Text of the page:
One More For the Road…

Recently, award-winning director Peter Jackson announced some drastic changes to his film adaptation of J. R. R. Tolkien’s The Hobbit. Originally there were going to just be two films: An Unexpected Journey, which deals with the actual story, and There and Back Again, which covers the sixty years between The Hobbit and The Lord of the Rings using material from the latter’s appendices (and those appendices are pretty fat). Now, however, Jackson has decided to add a third movie to the series, a decision he and colleague Phillipa Boyden came to when discussing how there was more information in LotR’s appendices than would fit into just one movie. Details about this third movie are scarce so far, just that they hope to release it sometime in the summer of 2014 (an odd departure from the other Middle-Earth movies’ Christmas releases) and that potential titles are The Desolation of Smaug and The Battle of Five Armies.

My opinion: I am not certain that turning The Hobbit into a trilogy is a good idea. I was highly skeptical when I first heard that Jackson was going to turn it into two movies but calmed down when I heard that There and Back Again would bridge the sixty years between the two novels. And, frankly, I was curious to see how that would work. But in my opinion, two movies based on material from the appendices is overkill. This isn’t to say that I won’t go see the third Hobbit movie–I can’t help myself, really; charging hordes of Uruk-Hai couldn’t keep me away–I just think a third movie would feel anti-climatic. The Hobbit was only one book, so let’s keep the number of movie versions down!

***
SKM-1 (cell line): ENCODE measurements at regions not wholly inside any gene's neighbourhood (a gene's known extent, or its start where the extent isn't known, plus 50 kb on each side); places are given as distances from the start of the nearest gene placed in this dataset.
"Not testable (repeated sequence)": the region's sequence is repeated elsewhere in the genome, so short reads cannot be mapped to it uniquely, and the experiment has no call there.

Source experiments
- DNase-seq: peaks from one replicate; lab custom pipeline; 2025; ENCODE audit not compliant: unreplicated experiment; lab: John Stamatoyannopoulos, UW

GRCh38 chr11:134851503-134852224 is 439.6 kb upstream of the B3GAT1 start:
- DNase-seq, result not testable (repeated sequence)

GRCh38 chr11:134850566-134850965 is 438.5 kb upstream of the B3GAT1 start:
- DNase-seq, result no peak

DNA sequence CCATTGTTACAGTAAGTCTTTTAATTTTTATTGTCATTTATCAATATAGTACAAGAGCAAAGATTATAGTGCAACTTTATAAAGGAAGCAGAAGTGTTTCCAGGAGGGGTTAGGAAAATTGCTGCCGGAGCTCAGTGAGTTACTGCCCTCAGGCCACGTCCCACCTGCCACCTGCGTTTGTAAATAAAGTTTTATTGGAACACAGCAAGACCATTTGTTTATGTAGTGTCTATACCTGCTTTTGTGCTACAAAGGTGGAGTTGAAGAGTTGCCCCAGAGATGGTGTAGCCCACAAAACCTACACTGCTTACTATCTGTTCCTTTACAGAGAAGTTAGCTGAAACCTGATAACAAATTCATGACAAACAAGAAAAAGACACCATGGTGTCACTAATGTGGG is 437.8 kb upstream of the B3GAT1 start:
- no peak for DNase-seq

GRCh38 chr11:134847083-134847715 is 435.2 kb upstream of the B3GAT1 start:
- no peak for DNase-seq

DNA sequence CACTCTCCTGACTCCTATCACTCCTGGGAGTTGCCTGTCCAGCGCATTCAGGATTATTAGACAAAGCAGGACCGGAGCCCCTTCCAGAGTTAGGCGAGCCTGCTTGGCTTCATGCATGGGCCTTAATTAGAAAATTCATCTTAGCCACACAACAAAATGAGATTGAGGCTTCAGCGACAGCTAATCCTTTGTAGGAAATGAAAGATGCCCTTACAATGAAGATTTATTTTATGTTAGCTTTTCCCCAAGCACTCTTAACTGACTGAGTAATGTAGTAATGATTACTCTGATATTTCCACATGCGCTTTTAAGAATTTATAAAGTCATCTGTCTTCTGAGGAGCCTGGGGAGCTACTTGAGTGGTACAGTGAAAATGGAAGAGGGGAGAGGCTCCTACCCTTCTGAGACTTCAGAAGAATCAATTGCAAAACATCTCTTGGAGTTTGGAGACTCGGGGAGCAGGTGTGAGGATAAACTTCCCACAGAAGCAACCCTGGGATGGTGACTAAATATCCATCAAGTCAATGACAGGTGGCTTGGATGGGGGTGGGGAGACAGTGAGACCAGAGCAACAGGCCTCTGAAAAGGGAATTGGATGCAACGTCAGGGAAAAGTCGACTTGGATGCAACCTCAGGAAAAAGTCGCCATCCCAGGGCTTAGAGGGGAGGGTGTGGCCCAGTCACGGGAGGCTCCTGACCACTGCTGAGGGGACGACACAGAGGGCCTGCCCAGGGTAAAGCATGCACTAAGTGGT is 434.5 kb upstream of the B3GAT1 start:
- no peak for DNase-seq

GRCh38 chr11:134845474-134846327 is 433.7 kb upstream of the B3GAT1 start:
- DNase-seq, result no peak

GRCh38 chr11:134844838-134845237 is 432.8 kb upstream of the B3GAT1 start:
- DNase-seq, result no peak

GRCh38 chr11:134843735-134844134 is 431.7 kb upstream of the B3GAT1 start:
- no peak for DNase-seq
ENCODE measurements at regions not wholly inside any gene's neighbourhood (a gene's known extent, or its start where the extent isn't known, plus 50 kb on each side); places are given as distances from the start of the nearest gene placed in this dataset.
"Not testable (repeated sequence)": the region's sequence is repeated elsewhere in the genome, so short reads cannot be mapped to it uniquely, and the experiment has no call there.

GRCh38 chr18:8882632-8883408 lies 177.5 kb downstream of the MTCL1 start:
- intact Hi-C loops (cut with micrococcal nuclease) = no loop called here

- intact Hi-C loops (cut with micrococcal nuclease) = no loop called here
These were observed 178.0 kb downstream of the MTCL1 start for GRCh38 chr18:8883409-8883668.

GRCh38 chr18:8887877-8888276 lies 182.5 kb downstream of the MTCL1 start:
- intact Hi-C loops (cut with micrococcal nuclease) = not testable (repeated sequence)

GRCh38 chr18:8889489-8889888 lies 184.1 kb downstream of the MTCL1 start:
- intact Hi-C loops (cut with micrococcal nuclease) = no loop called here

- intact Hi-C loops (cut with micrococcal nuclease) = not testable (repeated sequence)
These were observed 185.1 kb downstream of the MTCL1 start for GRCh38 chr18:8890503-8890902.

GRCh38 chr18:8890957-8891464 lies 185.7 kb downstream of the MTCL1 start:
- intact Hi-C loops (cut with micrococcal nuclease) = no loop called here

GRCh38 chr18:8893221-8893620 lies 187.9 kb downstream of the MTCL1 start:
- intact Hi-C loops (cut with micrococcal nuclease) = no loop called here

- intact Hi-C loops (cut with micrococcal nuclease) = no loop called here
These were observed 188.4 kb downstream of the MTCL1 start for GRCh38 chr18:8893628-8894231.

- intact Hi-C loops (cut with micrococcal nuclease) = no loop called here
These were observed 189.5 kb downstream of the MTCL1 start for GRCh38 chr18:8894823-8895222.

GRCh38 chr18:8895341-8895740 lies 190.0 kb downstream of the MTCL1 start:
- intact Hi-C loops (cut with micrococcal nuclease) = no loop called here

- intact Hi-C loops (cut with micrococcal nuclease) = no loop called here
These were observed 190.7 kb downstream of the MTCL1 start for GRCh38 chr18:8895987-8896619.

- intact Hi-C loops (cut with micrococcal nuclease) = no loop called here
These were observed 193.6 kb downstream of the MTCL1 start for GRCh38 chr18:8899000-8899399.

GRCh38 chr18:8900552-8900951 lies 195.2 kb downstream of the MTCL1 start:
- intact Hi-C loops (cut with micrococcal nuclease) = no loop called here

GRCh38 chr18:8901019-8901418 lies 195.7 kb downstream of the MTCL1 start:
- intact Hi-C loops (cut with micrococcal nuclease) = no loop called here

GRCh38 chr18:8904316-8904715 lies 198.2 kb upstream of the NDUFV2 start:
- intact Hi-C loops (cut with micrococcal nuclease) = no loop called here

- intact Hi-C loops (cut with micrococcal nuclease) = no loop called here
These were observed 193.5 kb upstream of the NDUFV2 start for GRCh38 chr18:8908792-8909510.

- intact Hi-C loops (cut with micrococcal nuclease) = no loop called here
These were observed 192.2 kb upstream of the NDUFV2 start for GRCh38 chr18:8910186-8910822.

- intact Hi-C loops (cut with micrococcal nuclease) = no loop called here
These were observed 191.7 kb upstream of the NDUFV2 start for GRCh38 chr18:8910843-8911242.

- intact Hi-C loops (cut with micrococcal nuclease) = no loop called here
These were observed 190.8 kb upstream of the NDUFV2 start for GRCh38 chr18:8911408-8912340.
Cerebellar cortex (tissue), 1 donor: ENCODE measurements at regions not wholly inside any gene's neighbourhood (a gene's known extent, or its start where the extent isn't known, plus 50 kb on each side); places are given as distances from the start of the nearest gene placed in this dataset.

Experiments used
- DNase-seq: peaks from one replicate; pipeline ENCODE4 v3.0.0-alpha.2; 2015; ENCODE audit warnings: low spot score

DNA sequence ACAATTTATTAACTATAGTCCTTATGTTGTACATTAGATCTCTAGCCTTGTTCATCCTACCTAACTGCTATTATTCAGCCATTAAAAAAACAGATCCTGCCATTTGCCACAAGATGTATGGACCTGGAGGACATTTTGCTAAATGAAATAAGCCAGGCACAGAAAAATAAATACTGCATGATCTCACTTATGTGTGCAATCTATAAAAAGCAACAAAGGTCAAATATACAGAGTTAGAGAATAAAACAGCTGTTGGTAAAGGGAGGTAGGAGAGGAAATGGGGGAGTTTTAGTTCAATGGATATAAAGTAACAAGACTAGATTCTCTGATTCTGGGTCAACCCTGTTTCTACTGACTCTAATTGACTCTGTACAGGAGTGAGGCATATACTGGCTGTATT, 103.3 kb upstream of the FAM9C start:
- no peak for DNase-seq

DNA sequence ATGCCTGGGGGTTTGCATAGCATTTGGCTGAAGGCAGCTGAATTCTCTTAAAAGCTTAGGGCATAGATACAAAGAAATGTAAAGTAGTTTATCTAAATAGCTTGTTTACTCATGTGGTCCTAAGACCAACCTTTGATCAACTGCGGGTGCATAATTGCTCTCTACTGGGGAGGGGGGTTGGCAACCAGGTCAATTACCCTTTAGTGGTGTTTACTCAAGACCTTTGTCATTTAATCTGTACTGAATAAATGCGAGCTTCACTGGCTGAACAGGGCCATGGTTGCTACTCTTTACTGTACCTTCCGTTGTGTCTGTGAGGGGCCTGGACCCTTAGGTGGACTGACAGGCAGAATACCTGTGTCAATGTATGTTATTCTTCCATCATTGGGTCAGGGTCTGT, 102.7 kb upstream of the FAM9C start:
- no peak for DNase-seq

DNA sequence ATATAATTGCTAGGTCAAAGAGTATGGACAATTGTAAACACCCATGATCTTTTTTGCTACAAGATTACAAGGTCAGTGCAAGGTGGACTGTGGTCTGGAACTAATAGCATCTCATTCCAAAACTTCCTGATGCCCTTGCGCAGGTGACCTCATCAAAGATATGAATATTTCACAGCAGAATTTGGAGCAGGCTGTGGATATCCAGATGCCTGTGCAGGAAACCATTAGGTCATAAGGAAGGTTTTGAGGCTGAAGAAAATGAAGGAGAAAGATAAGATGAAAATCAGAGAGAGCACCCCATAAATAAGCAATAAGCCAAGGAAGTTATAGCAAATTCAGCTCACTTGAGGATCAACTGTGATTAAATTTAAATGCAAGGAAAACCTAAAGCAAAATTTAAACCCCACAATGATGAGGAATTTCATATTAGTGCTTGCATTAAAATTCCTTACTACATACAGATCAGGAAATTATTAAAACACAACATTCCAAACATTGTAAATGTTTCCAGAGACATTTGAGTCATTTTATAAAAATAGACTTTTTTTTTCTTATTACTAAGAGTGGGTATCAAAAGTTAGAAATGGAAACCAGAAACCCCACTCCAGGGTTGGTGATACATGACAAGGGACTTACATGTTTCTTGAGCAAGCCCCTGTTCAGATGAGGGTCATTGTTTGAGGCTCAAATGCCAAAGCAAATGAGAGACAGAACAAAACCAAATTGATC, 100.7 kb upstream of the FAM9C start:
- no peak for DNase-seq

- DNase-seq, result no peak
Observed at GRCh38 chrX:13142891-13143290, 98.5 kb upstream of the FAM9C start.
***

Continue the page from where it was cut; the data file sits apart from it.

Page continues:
As an aside, I wonder what would happen if Jackson decided to tackle The Silmarillion…nah, best not to give the man any ideas.



Filed under Reviews

7 responses to “One More For the Road…

  1. I just talked about this same issue on my own blog. Here’s a link:

    I agree with your skepticism about breaking The Hobbit down into multiple books. It feels rather exhausting at the moment just to think about a third film. It could be amazing, and it could be just bloated.

    As for the Silmarillion, the Tolkien estate still owns the film rights to it, whereas The Lord of the Rings and The Hobbit are owned by another entity associated with MGM. Jackson cannot make the movie, unless Christopher Tolkien changes his stance and decides to permit something to be made. Thus far, it doesn’t look like that’s going to happen.

    • You had some good thoughts on the third Hobbit movie. Honestly, I’m not sure how many people, even hardcore Tolkien fans, think a third movie is a smart move…time will tell, I guess.

      I’ve heard that a film version of “The Silmarillion” is probably out of the question, too. Supposedly Christopher Tolkien was displeased with the LotR films and was very reluctant about giving permission to film “The Hobbit”, so “The Silmarillion” is most definitely out of the question…which is probably a good thing; they could make six or seven movies out of that!